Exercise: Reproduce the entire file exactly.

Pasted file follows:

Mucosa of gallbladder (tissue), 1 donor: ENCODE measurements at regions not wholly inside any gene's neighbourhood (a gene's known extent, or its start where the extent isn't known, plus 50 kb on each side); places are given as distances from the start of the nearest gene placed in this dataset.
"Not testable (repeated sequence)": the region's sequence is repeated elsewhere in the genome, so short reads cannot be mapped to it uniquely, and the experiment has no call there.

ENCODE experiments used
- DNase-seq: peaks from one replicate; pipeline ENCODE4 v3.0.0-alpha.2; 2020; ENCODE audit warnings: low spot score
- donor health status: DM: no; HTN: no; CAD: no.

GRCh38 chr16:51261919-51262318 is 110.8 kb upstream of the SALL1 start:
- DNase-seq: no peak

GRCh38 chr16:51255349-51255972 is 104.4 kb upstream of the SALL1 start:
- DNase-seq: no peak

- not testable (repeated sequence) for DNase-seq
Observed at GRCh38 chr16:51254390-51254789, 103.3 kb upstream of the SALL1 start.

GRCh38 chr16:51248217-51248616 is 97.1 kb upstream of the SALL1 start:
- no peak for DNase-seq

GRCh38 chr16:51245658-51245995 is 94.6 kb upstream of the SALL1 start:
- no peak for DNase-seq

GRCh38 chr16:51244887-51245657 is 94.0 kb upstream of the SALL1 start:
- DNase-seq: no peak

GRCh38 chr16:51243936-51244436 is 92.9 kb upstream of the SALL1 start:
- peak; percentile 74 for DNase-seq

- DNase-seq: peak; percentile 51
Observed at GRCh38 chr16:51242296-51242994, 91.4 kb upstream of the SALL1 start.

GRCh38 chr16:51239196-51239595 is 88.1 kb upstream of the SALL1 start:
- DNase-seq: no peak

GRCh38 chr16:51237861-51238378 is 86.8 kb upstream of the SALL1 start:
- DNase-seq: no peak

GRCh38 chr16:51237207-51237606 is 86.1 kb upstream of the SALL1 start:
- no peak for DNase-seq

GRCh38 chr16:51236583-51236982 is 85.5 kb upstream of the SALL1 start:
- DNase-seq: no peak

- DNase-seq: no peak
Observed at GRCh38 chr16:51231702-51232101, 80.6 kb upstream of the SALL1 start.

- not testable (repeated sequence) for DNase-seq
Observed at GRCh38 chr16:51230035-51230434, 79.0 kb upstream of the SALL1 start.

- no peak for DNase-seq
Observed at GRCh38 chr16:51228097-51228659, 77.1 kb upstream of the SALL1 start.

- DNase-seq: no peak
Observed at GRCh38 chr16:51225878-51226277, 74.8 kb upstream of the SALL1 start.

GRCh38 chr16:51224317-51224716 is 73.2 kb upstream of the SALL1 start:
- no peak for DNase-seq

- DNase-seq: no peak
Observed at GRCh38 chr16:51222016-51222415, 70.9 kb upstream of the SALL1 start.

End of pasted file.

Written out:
Mucosa of gallbladder (tissue), 1 donor: ENCODE measurements at regions not wholly inside any gene's neighbourhood (a gene's known extent, or its start where the extent isn't known, plus 50 kb on each side); places are given as distances from the start of the nearest gene placed in this dataset.
"Not testable (repeated sequence)": the region's sequence is repeated elsewhere in the genome, so short reads cannot be mapped to it uniquely, and the experiment has no call there.

ENCODE experiments used
- DNase-seq: peaks from one replicate; pipeline ENCODE4 v3.0.0-alpha.2; 2020; ENCODE audit warnings: low spot score
- donor health status: DM: no; HTN: no; CAD: no.

GRCh38 chr16:51261919-51262318 is 110.8 kb upstream of the SALL1 start:
- DNase-seq: no peak

GRCh38 chr16:51255349-51255972 is 104.4 kb upstream of the SALL1 start:
- DNase-seq: no peak

- not testable (repeated sequence) for DNase-seq
Observed at GRCh38 chr16:51254390-51254789, 103.3 kb upstream of the SALL1 start.

GRCh38 chr16:51248217-51248616 is 97.1 kb upstream of the SALL1 start:
- no peak for DNase-seq

GRCh38 chr16:51245658-51245995 is 94.6 kb upstream of the SALL1 start:
- no peak for DNase-seq

GRCh38 chr16:51244887-51245657 is 94.0 kb upstream of the SALL1 start:
- DNase-seq: no peak

GRCh38 chr16:51243936-51244436 is 92.9 kb upstream of the SALL1 start:
- peak; percentile 74 for DNase-seq

- DNase-seq: peak; percentile 51
Observed at GRCh38 chr16:51242296-51242994, 91.4 kb upstream of the SALL1 start.

GRCh38 chr16:51239196-51239595 is 88.1 kb upstream of the SALL1 start:
- DNase-seq: no peak

GRCh38 chr16:51237861-51238378 is 86.8 kb upstream of the SALL1 start:
- DNase-seq: no peak

GRCh38 chr16:51237207-51237606 is 86.1 kb upstream of the SALL1 start:
- no peak for DNase-seq

GRCh38 chr16:51236583-51236982 is 85.5 kb upstream of the SALL1 start:
- DNase-seq: no peak

- DNase-seq: no peak
Observed at GRCh38 chr16:51231702-51232101, 80.6 kb upstream of the SALL1 start.

- not testable (repeated sequence) for DNase-seq
Observed at GRCh38 chr16:51230035-51230434, 79.0 kb upstream of the SALL1 start.

- no peak for DNase-seq
Observed at GRCh38 chr16:51228097-51228659, 77.1 kb upstream of the SALL1 start.

- DNase-seq: no peak
Observed at GRCh38 chr16:51225878-51226277, 74.8 kb upstream of the SALL1 start.

GRCh38 chr16:51224317-51224716 is 73.2 kb upstream of the SALL1 start:
- no peak for DNase-seq

- DNase-seq: no peak
Observed at GRCh38 chr16:51222016-51222415, 70.9 kb upstream of the SALL1 start.